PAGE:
Earn More Cash

Even after you begin living off of your nest egg, you might feel that you need more cash to help pay your bills or to simply cover the cost of "extras" such as travel, eating out and entertainment. Consider getting a part-time job or taking on some freelance work to generate extra income.

"Think about tutoring, substitute teaching, consulting in the field you worked in, taking on seasonal work with a local sports team, pet sitting, dog walking or even babysitting," says Kevin Gallegos, vice president of Phoenix operations with Freedom Financial Network. "It may take some creative thinking and work to set up, but can be more than worth it."

Even if you're not interested in getting a job during your retirement years, you can still find simple ways to bring in some extra cash.

"It's often possible to generate an extra $1,000 to $2,000 during the year by doing things like cleaning out the house and selling unneeded items on eBay, holding yard sales and redeeming credit card rewards," says Gallegos.

Enjoy Low-Cost Activities

If you're on a budget, you can still enjoy many fun activities without spending a ton. To save money, consider exploring low-cost or free things to do in your area.

"Your local library has an endless supply of reading materials and free Internet access, local parks provide the chance to watch a youth ballgame or go for a walk, and the Internet and newspapers often list free concerts, festivals and other performances in the area," says Sullivan.

Take Advantage of Senior Discounts

Getting older has its perks, including the many senior discounts available on everything from food to hotel accommodations to entertainment.

"Do some research online and ask in person at the businesses you frequent to find out what discounts are available at the places that you most enjoy," says Clare Levison, a certified public accountant and author of Frugal Isn't Cheap: Spend Less, Save More, and Live Better (Career Press 2013).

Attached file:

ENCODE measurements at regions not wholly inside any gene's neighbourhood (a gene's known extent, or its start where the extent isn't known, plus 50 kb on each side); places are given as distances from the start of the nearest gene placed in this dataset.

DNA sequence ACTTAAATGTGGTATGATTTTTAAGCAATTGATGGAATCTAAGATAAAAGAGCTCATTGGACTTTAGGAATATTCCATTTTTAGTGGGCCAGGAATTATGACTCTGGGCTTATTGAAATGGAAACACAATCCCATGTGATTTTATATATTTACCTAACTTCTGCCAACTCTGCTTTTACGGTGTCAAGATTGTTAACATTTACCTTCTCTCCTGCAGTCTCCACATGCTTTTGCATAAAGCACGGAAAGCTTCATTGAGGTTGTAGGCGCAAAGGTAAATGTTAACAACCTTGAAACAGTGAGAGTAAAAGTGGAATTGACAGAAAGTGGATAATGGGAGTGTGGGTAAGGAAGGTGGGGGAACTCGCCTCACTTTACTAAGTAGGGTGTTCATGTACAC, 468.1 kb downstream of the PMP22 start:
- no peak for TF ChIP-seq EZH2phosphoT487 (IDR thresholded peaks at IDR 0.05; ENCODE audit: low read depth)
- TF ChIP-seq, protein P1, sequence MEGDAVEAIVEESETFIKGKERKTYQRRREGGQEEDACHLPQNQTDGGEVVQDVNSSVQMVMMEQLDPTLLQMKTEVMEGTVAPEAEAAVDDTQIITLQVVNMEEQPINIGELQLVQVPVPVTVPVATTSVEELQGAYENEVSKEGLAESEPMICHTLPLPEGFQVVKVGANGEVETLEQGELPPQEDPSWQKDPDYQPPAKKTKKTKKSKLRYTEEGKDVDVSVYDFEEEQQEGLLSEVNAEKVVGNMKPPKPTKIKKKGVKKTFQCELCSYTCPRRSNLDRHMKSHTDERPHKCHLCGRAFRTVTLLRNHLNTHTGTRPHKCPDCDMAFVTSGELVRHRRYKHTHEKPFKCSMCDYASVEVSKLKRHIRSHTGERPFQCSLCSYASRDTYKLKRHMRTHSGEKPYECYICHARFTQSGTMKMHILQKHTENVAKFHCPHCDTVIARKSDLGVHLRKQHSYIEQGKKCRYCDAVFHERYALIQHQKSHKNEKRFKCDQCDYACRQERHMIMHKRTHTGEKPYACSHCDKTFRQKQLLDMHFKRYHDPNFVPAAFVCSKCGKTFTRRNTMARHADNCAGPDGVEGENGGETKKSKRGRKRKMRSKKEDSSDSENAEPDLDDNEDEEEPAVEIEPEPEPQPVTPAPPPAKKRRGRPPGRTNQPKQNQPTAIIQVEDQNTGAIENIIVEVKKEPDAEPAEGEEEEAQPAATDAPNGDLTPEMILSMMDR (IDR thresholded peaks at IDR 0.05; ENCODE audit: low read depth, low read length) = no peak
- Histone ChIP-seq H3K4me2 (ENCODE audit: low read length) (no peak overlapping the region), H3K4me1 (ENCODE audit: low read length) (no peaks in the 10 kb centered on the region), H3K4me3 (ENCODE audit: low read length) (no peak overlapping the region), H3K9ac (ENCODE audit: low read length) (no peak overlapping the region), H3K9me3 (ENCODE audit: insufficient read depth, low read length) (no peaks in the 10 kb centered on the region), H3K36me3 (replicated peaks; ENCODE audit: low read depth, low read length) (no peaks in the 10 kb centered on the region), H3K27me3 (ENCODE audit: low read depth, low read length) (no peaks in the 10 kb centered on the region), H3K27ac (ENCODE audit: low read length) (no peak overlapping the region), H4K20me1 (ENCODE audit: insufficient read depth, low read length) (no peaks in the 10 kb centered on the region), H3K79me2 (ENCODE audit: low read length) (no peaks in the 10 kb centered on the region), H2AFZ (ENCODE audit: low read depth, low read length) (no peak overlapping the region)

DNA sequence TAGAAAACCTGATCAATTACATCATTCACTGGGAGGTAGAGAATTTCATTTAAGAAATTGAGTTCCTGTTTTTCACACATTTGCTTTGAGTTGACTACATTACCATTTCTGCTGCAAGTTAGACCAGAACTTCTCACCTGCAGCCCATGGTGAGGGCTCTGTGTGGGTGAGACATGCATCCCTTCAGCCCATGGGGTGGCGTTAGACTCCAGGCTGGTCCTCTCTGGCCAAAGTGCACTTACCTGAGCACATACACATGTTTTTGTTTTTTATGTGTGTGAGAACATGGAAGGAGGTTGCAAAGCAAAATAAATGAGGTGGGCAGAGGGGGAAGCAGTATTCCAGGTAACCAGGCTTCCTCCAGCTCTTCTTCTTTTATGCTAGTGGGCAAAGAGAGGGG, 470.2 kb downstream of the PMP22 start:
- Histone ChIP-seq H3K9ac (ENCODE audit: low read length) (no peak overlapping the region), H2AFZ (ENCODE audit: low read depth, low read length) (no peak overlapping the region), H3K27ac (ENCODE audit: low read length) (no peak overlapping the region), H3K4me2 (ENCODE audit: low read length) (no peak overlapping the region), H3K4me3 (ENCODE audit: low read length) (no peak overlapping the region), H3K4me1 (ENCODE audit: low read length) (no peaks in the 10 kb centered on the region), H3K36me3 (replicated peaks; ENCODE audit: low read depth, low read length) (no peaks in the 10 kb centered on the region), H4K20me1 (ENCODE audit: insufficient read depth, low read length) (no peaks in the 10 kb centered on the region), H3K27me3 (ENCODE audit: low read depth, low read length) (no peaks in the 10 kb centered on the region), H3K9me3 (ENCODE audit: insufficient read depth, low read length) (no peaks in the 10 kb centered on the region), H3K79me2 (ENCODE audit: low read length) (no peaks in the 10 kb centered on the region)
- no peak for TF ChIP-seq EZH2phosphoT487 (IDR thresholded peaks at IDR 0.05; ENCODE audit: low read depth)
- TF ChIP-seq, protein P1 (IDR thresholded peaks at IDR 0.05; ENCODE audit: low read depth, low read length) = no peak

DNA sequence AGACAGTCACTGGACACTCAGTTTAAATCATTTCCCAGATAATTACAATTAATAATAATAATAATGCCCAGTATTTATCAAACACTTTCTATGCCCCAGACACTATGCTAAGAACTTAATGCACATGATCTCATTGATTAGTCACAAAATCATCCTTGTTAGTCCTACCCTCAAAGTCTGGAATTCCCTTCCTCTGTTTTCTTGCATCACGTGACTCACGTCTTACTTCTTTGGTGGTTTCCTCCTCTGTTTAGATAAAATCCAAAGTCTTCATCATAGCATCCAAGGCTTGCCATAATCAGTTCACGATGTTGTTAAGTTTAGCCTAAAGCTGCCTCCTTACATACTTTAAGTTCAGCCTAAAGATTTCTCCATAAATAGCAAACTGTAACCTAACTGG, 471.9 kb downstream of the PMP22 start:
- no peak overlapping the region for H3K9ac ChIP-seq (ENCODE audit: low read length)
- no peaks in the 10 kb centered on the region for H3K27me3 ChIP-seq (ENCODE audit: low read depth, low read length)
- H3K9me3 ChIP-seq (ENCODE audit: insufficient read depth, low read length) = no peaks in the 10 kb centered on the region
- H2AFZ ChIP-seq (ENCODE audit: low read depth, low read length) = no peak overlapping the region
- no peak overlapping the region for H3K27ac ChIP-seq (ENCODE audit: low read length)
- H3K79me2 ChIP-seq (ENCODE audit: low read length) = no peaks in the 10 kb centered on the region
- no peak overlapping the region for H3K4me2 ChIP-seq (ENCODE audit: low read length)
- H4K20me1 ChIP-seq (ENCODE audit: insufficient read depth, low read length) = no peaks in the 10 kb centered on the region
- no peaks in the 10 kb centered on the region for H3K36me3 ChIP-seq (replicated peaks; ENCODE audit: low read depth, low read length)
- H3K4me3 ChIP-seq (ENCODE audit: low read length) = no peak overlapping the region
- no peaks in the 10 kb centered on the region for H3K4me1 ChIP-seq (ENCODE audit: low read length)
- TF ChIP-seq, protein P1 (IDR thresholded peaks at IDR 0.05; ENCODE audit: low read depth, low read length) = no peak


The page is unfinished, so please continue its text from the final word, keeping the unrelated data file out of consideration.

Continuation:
If you're looking to travel, Amtrak offers passengers ages 62 and older a 15% discount on the lowest available rail fare on most Amtrak trains. Or if you need some new items for your wardrobe or home, Kohl's offers a 15% discount every Wednesday for shoppers ages 55 and older (offer not available online).

AARP members should also be sure to check out the organization's website for great deals for seniors.

Review Your Bills

It's a good idea to review your bills to check for recurring payments on services you may not really need.

"Even a small monthly payment has the ability to compound into a much larger figure over time," says certified financial planner Dan McElwee, executive vice president of Ventura Wealth Management in Ewing, N.J. "Cable bills, telephone bills, subscription services and gym memberships all add up over time. The extra $20 a month you are paying for a premium channel that you may or may not watch for one hour a week is $240 per year or $1,200 over a five-year period."

—Written by Kristin Colella for MainStreet